13 Cartoon Continuations That Did The OG Movies Justice (And 13 That Flopped)

It's pretty common for a popular film to launch a franchise, even before the modern age of sequels, remakes, reboots, and shared universes took over movies and TV. In fact, before making more movies and a setting up a cinematic universe was the popular choice, most successful movies would further the adventures of the characters in the form of an animated series. This has been done with live-action films, which made for strange animated adaptations, and with animated films, which usually lose quality when transitioning to television. No matter what audience the original films were meant for, the cartoon continuations were often aimed at kids, which resulted in quite a few changes from movie to animated series.

Though much less common, this trend continues today. Some shows serve as continuations to movies that didn't get the go-ahead for a full-on sequel while other cartoons stand as supplementary material to a larger universe, like with Clone Wars and Star Wars Rebels. Some of these cartoon continuations do a great job of furthering the story and world of the original movie, while others don't quite do the film justice, standing as a low point of the franchise. Who's to say what went wrong; maybe it was a dip in quality, or a tonal shift made to fit a demographic different from the film, but some cartoon continuations just don't get it right, while others are fantastic. So which animated continuations are we talking about? Which were great follow-ups and which were flops? Check below to find out.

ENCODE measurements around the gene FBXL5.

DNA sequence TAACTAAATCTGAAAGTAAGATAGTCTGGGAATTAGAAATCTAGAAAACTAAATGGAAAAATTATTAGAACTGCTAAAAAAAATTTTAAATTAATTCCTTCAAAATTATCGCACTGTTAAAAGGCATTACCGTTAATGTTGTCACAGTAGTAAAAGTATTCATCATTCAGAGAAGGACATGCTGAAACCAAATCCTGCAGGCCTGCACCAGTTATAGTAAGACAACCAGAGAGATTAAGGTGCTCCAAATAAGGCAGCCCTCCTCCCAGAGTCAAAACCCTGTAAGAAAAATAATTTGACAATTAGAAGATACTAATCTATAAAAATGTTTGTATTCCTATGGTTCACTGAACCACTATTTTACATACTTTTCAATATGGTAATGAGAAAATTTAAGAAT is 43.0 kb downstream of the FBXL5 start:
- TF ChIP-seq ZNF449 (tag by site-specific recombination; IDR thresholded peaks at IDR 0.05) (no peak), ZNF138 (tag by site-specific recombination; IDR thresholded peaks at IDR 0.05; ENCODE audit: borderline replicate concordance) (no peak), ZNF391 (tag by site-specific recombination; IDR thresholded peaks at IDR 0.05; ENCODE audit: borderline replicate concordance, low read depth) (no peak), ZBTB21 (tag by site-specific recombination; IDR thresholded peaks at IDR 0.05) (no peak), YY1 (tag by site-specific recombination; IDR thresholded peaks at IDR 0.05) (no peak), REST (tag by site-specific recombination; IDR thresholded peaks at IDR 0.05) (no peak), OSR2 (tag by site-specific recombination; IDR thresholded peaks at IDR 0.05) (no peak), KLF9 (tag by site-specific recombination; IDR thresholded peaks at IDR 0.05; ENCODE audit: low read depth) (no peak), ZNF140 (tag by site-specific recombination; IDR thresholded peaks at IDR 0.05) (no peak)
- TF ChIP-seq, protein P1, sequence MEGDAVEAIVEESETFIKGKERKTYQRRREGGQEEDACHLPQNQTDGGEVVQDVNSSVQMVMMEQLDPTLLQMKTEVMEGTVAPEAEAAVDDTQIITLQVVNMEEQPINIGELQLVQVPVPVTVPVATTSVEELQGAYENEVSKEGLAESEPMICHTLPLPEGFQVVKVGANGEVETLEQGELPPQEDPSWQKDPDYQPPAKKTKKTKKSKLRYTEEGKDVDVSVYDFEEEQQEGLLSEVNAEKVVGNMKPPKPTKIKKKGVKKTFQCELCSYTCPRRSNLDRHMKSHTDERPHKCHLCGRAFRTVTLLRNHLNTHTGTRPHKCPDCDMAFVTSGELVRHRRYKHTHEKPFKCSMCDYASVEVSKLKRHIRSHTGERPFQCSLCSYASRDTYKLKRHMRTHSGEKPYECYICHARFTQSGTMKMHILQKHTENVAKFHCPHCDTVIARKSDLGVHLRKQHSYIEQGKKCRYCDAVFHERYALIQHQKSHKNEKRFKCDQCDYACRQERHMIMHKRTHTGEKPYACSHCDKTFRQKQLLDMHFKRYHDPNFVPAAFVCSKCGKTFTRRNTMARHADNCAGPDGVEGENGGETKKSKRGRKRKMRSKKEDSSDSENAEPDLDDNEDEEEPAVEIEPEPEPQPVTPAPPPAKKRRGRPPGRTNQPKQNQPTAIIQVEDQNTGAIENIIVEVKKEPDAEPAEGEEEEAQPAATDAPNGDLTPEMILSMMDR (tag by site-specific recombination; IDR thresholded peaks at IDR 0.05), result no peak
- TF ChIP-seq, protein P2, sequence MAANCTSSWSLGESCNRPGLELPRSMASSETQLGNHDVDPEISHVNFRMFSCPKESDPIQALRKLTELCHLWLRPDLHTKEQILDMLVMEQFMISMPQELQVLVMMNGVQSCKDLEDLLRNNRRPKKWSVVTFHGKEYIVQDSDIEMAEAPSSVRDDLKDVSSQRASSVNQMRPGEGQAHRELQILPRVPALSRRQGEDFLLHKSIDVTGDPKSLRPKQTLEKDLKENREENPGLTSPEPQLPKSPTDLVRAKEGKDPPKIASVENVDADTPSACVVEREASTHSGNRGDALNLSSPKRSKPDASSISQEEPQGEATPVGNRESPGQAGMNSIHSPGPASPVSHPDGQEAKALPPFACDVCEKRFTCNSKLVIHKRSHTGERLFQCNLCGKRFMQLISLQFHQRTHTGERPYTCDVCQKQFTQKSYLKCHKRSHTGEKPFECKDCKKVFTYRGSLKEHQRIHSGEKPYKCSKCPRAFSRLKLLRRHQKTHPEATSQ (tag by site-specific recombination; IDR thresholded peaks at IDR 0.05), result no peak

Disney has a pretty great track record when it comes to continuing an animated movie in a TV series, and among their long list of great sequel series is Aladdin. The character and franchise might have had an infamous streak of bad direct-to-video sequels, but the TV series didn't suffer as much from the same drop in quality.

The Aladdin TV series was an adventure-of-the-week and thus it was pretty by the books, but it had some solid writing and animation that made it much better than other continuations. Plus, it had an awesome crossover with Hercules.


A film where a cop gets torn apart by gunfire, has most of his body replaced with cybernetics and then becomes an agent of privatized corporate authority... Yeah, that sounds like the perfect plot to turn into a kids TV series.

Granted the idea of a half-robot cop definitely sounds like a Saturday-morning cartoon, which is why we can sort of see Robocop working as one, but at the end of the day, this cartoon continuation was strange and not very well-executed. It was a thematically inconsistent installment in the Robocop franchise.